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« Reply #18 on: October 01, 2010, 07:46 PM »

Cowslip is easy - just remember over over under under. Over the rod, over the line, under the rod, under the line.

Other than that, it was overhand knots and larks head for the bridle that I tied. 
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« Reply #19 on: October 01, 2010, 10:22 PM »

I burn threw a fearless bridle about twice a year. All the knots are half hitches, just a matter of making both sides even.  Send me 15 ft of bridle line and I would be happy to make you a set of Fearless out-haul lays. ( I make the 3 point ). If you need the in-haul I can do that too, but it is stupid easy.
I have not tried to make the Turbo yet,,, so your on your own if you need one of those.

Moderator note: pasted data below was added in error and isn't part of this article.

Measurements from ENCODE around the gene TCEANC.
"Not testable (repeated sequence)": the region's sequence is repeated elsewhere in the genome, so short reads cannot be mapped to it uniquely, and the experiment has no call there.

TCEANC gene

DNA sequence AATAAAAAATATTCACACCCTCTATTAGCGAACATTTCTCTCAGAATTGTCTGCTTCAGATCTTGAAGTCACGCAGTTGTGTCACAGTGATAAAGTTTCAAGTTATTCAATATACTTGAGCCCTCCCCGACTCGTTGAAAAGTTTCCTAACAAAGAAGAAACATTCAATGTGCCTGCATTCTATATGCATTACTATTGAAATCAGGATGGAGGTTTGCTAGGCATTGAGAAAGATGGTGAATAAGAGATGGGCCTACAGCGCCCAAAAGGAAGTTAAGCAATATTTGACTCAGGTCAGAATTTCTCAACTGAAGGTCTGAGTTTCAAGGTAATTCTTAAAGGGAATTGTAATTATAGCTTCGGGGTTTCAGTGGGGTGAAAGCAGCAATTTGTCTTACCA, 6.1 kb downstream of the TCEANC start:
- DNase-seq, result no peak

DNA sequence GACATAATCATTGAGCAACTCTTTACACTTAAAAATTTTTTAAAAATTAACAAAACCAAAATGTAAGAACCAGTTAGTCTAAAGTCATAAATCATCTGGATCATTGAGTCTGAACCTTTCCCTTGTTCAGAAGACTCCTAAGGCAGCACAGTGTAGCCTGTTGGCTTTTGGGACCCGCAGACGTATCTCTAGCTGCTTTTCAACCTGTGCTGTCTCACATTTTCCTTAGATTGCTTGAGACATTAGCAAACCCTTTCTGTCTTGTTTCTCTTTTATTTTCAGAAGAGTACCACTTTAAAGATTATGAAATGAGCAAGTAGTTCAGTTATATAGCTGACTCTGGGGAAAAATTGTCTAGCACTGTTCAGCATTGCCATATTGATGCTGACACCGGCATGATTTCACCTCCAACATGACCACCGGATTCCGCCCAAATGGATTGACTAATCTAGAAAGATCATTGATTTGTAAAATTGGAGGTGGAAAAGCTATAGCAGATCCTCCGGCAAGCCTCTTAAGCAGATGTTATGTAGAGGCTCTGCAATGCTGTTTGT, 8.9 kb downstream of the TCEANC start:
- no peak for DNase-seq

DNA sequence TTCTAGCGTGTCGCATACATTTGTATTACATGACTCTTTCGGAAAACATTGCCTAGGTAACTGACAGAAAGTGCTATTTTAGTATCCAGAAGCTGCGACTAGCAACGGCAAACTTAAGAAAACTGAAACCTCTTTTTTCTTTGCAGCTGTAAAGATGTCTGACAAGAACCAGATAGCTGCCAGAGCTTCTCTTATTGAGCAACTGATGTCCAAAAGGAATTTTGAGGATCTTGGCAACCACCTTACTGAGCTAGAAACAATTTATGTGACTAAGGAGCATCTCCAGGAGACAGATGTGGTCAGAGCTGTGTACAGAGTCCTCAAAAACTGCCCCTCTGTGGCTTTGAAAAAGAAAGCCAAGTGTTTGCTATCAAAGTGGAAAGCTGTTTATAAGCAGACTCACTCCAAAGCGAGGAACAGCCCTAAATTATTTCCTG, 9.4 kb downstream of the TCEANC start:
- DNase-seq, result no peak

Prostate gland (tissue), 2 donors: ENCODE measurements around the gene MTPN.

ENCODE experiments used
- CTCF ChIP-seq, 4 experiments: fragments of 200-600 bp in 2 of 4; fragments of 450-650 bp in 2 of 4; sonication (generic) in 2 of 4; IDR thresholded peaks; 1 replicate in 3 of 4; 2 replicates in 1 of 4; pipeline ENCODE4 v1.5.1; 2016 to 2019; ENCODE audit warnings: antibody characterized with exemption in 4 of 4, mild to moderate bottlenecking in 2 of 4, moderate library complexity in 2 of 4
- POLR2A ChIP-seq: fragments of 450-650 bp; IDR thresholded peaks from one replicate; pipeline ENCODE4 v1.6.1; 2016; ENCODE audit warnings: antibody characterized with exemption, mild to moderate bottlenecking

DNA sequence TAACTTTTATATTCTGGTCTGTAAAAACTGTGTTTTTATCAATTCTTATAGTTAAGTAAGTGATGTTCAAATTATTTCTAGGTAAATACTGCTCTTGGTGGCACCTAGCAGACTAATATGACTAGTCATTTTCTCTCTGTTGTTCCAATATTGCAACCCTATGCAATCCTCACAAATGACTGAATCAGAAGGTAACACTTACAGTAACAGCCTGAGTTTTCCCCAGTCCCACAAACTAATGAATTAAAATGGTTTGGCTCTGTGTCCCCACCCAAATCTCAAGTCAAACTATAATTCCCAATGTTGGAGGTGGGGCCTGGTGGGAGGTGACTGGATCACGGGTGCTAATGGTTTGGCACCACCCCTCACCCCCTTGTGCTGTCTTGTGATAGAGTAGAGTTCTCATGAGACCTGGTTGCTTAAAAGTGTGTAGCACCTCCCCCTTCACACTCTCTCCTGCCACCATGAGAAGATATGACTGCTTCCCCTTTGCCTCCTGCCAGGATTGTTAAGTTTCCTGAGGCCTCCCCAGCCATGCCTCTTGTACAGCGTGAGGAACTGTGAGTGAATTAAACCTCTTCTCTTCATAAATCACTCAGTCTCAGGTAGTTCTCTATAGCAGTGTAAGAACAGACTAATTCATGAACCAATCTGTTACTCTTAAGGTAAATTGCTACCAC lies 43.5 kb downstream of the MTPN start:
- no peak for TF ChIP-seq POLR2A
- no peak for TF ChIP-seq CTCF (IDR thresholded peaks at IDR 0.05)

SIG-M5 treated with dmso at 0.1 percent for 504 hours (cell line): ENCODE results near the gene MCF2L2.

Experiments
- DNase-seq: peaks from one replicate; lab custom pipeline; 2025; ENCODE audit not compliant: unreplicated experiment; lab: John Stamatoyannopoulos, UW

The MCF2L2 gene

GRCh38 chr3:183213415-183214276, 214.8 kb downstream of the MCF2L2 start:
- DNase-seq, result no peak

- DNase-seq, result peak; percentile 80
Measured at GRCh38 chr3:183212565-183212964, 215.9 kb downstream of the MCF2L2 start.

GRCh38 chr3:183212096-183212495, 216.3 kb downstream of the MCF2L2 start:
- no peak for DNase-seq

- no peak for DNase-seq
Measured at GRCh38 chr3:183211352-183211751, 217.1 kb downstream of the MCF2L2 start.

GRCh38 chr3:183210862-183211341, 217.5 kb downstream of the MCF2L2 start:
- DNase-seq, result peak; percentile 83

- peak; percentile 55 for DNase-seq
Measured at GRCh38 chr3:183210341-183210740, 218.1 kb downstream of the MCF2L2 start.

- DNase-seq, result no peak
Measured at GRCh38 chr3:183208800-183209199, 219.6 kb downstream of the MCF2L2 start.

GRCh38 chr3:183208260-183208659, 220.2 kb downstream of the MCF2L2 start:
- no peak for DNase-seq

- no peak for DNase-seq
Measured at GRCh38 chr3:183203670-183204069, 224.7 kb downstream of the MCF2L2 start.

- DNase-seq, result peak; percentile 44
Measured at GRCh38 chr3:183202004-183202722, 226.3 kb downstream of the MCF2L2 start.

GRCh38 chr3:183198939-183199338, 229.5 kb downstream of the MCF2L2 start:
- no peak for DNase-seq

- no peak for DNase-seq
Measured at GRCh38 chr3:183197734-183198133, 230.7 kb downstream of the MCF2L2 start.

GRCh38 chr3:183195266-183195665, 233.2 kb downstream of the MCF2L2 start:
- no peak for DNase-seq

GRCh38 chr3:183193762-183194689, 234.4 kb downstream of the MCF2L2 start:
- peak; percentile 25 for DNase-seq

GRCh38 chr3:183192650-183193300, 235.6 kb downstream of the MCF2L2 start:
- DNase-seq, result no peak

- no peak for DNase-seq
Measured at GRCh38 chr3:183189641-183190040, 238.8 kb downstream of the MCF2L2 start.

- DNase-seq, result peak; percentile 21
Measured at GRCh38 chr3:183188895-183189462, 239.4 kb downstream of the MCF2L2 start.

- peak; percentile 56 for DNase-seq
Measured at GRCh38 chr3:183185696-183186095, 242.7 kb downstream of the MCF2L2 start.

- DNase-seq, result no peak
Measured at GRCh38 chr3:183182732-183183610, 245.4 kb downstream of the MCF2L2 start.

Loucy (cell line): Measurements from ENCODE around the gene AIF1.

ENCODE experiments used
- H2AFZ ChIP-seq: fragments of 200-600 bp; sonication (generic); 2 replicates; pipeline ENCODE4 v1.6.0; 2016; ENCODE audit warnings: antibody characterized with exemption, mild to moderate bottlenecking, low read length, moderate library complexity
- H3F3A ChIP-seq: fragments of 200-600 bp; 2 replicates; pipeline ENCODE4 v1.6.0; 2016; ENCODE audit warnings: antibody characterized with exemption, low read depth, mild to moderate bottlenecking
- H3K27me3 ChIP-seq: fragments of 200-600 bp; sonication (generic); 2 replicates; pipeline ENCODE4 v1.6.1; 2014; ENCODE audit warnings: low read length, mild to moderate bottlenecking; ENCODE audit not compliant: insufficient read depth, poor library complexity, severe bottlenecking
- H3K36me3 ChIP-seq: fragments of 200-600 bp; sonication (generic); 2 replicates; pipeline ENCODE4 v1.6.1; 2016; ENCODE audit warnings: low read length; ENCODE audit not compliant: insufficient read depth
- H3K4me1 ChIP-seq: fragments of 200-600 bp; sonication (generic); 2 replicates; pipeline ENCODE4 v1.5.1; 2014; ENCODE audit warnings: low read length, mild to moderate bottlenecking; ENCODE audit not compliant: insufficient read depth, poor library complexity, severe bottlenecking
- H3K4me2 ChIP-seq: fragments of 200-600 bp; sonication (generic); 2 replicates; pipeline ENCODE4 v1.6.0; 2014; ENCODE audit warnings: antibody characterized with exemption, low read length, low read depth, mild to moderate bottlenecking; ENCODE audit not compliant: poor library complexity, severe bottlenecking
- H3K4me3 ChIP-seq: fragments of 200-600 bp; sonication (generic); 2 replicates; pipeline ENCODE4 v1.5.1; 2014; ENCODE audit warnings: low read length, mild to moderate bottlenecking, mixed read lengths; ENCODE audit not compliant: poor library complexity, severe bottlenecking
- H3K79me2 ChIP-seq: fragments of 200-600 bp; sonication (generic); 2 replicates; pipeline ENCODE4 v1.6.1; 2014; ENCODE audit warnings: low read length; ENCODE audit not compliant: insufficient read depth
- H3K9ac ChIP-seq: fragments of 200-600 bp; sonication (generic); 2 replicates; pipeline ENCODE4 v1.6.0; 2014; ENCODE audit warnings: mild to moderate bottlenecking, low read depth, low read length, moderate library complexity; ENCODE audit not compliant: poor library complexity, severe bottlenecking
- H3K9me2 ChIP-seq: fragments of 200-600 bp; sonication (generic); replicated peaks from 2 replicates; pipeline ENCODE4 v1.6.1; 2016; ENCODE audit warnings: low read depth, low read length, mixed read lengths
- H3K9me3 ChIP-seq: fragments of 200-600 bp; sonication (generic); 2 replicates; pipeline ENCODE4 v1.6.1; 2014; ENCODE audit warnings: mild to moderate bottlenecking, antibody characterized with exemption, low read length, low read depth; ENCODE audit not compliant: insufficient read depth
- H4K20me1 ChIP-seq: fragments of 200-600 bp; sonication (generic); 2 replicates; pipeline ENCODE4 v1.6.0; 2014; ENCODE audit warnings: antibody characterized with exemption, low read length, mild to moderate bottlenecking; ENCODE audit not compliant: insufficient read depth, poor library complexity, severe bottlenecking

Rx
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zippy8
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« Reply #20 on: October 01, 2010, 11:06 PM »

Quote from: inewham
Add what felt like an hour for getting the knots undone on the old bridle
Is that like "it felt like an hour" but it really was nothing like that in the same way that "it felt like 25mph" but in reality....? Wink

Mike.
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Hadge
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« Reply #21 on: October 02, 2010, 03:10 AM »

The first time I tied a full bridle - a cross active for a Benson Gemini - it took me 1 1/2-2 hours, mainly as I was checking and rechecking all the lengths and knots- it was pretty stressful! Now I can usually tie one up in under half an hour as I know the knots.